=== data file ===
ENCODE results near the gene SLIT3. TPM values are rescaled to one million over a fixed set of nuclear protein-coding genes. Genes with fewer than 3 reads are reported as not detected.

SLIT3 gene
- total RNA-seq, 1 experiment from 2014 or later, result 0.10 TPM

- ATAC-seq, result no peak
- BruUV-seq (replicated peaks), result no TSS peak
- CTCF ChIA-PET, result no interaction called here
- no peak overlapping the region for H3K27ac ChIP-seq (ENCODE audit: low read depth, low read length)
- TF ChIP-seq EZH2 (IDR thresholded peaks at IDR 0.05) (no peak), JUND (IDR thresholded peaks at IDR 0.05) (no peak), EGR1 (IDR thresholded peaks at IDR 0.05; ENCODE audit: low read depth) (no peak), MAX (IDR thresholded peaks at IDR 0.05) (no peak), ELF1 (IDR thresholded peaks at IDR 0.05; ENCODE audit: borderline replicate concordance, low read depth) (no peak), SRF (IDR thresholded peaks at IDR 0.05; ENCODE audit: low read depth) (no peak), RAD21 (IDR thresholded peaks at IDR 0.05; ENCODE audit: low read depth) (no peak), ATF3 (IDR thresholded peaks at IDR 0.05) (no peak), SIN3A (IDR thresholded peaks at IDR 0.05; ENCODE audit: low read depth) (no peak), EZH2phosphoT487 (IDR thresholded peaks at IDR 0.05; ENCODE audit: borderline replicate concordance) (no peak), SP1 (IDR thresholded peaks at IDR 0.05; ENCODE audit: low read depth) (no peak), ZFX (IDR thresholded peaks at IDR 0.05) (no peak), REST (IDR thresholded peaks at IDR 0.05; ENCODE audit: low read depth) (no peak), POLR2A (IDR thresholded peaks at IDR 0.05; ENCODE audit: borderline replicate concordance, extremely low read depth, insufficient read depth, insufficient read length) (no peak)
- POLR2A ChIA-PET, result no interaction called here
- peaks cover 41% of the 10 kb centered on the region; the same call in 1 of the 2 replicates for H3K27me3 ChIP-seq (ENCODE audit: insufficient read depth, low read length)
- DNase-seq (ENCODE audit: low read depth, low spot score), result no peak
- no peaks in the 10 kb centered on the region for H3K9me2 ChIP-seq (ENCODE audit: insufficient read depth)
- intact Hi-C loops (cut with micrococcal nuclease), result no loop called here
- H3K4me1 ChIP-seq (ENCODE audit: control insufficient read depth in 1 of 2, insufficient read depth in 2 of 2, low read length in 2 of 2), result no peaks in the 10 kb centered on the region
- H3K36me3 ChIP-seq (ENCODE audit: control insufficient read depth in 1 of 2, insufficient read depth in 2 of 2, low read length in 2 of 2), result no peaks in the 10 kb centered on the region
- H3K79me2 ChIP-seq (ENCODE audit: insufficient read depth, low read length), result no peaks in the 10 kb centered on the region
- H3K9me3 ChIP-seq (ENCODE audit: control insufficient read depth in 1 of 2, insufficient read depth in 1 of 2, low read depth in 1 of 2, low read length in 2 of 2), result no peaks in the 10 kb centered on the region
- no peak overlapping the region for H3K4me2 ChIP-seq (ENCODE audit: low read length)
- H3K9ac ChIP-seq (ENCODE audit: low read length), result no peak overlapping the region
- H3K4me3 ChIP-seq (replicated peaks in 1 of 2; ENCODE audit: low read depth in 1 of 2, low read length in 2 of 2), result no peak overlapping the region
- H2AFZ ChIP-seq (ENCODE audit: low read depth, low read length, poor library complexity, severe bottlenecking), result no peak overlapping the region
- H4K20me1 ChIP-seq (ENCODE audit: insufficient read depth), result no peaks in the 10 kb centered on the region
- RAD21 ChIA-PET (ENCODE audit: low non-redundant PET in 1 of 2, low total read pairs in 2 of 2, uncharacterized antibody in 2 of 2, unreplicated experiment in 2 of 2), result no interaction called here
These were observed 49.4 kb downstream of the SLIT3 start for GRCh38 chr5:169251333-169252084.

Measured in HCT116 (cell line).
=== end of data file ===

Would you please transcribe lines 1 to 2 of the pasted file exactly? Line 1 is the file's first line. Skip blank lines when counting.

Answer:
ENCODE results near the gene SLIT3. TPM values are rescaled to one million over a fixed set of nuclear protein-coding genes. Genes with fewer than 3 reads are reported as not detected.

SLIT3 gene